Article 49
Derogations for specific situations

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(111) Provisions should be made for the possibility for transfers in certain circumstances where the data subject has given his or her explicit consent, where the transfer is occasional and necessary in relation to a contract or a legal claim, regardless of whether in a judicial procedure or whether in an administrative or any out-of-court procedure, including procedures before regulatory bodies. Provision should also be made for the possibility for transfers where important grounds of public interest laid down by Union or Member State law so require or where the transfer is made from a register established by law and intended for consultation by the public or persons having a legitimate interest. In the latter case, such a transfer should not involve the entirety of the personal data or entire categories of the data contained in the register and, when the register is intended for consultation by persons having a legitimate interest, the transfer should be made only at the request of those persons or, if they are to be the recipients, taking into full account the interests and fundamental rights of the data subject.

(112) Those derogations should in particular apply to data transfers required and necessary for important reasons of public interest, for example in cases of international data exchange between competition authorities, tax or customs administrations, between financial supervisory authorities, between services competent for social security matters, or for public health, for example in the case of contact tracing for contagious diseases or in order to reduce and/or eliminate doping in sport. A transfer of personal data should also be regarded as lawful where it is necessary to protect an interest which is essential for the data subject's or another person's vital interests, including physical integrity or life, if the data subject is incapable of giving consent. In the absence of an adequacy decision, Union or Member State law may, for important reasons of public interest, expressly set limits to the transfer of specific categories of data to a third country or an international organisation. Member States should notify such provisions to the Commission. Any transfer to an international humanitarian organisation of personal data of a data subject who is physically or legally incapable of giving consent, with a view to accomplishing a task incumbent under the Geneva Conventions or to complying with international humanitarian law applicable in armed conflicts, could be considered to be necessary for an important reason of public interest or because it is in the vital interest of the data subject.

(113) Transfers which can be qualified as not repetitive and that only concern a limited number of data subjects, could also be possible for the purposes of the compelling legitimate interests pursued by the controller, when those interests are not overridden by the interests or rights and freedoms of the data subject and when the controller has assessed all the circumstances surrounding the data transfer. The controller should give particular consideration to the nature of the personal data, the purpose and duration of the proposed processing operation or operations, as well as the situation in the country of origin, the third country and the country of final destination, and should provide suitable safeguards to protect fundamental rights and freedoms of natural persons with regard to the processing of their personal data. Such transfers should be possible only in residual cases where none of the other grounds for transfer are applicable. For scientific or historical research purposes or statistical purposes, the legitimate expectations of society for an increase of knowledge should be taken into consideration. The controller should inform the supervisory authority and the data subject about the transfer.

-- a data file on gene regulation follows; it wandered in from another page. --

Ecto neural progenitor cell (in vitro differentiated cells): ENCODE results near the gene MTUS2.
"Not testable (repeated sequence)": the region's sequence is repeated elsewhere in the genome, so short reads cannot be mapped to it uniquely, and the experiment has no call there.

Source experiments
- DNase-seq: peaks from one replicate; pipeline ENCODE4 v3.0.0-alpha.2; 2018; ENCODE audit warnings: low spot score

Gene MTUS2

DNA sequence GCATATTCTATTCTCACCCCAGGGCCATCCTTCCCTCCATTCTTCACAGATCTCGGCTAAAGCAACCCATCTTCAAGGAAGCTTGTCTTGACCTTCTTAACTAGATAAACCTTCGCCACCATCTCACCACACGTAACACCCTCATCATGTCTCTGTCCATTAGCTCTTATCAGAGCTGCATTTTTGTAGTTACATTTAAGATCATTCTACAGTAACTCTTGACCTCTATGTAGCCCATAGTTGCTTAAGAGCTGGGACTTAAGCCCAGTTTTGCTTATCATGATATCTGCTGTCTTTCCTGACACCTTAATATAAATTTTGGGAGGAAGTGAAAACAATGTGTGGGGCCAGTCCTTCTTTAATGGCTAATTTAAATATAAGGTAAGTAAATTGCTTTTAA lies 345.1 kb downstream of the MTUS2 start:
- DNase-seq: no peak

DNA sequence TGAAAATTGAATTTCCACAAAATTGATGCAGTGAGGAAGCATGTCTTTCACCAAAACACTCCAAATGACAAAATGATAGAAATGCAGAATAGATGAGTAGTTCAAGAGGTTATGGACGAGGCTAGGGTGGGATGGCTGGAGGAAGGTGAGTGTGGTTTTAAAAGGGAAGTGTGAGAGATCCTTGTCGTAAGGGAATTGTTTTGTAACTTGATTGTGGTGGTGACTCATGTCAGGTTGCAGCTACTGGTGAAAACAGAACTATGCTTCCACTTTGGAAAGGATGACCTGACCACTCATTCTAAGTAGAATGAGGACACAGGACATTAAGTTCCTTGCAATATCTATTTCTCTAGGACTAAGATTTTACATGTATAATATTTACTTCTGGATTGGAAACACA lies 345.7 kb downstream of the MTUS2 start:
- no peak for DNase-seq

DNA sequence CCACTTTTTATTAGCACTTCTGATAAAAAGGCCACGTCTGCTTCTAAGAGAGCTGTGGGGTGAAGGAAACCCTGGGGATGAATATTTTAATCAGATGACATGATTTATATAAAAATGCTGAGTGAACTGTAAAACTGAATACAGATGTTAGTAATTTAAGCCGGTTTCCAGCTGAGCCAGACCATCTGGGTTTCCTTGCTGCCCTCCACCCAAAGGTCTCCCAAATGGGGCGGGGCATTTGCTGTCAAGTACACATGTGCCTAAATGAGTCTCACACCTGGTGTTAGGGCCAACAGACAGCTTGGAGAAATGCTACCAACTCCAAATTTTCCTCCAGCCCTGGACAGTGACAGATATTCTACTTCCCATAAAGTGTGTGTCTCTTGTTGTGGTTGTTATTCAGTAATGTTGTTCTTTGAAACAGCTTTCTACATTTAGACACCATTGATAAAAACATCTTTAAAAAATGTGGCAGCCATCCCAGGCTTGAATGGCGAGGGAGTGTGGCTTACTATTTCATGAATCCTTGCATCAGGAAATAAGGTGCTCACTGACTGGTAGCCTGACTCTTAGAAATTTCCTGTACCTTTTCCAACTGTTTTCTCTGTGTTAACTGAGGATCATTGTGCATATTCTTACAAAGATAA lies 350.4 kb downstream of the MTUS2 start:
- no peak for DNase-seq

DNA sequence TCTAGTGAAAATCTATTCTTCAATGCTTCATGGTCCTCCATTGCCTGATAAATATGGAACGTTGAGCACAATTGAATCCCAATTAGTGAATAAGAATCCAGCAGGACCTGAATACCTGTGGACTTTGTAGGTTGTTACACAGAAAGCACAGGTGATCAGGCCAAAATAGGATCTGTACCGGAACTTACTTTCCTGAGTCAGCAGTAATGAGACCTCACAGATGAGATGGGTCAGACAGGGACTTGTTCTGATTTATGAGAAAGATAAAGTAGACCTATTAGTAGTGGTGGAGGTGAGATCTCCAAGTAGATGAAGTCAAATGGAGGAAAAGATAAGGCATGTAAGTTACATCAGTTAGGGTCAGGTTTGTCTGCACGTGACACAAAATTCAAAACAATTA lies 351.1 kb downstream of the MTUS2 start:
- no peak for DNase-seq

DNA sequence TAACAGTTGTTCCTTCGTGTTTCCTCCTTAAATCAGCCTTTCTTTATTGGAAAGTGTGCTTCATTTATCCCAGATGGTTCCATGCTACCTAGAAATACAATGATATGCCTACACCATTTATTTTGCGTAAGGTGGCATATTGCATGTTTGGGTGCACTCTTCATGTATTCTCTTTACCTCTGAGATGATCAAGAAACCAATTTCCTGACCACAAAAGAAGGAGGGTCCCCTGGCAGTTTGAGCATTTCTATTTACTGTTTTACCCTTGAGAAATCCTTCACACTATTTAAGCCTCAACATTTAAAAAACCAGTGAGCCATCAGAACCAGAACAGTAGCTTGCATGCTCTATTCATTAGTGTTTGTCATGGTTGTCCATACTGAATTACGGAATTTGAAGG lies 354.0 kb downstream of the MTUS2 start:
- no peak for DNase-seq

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(58) Whereas provisions should be made for exemptions from this prohibition in certain circumstances where the data subject has given his consent, where the transfer is necessary in relation to a contract or a legal claim, where protection of an important public interest so requires, for example in cases of international transfers of data between tax or customs administrations or between services competent for social security matters, or where the transfer is made from a register established by law and intended for consultation by the public or persons having a legitimate interest; whereas in this case such a transfer should not involve the entirety of the data or entire categories of the data contained in the register and, when the register is intended for consultation by persons having a legitimate interest, the transfer should be made only at the request of those persons or if they are to be the recipients;

The GDPR

The derogations provided for by the Directive have been maintained and developed in Article 49 of the Regulation. Subject to several adaptations, the derogations already covered by Directive are set out here, such as:

- the explicit consent of the data subject for the transfer (a). Since this derogation is based on consent, the commented provision requires the controller to obtain the “explicit” consent of the data subject to the proposed transfer, after having been informed of the possible risks of such transfers for the data subject due to the absence of an adequacy decision and appropriate safeguards;

- when the transfer is necessary for the performance of a contract between the data subject and the controller or the implementation of pre-contractual measures taken at the data subject's request (b);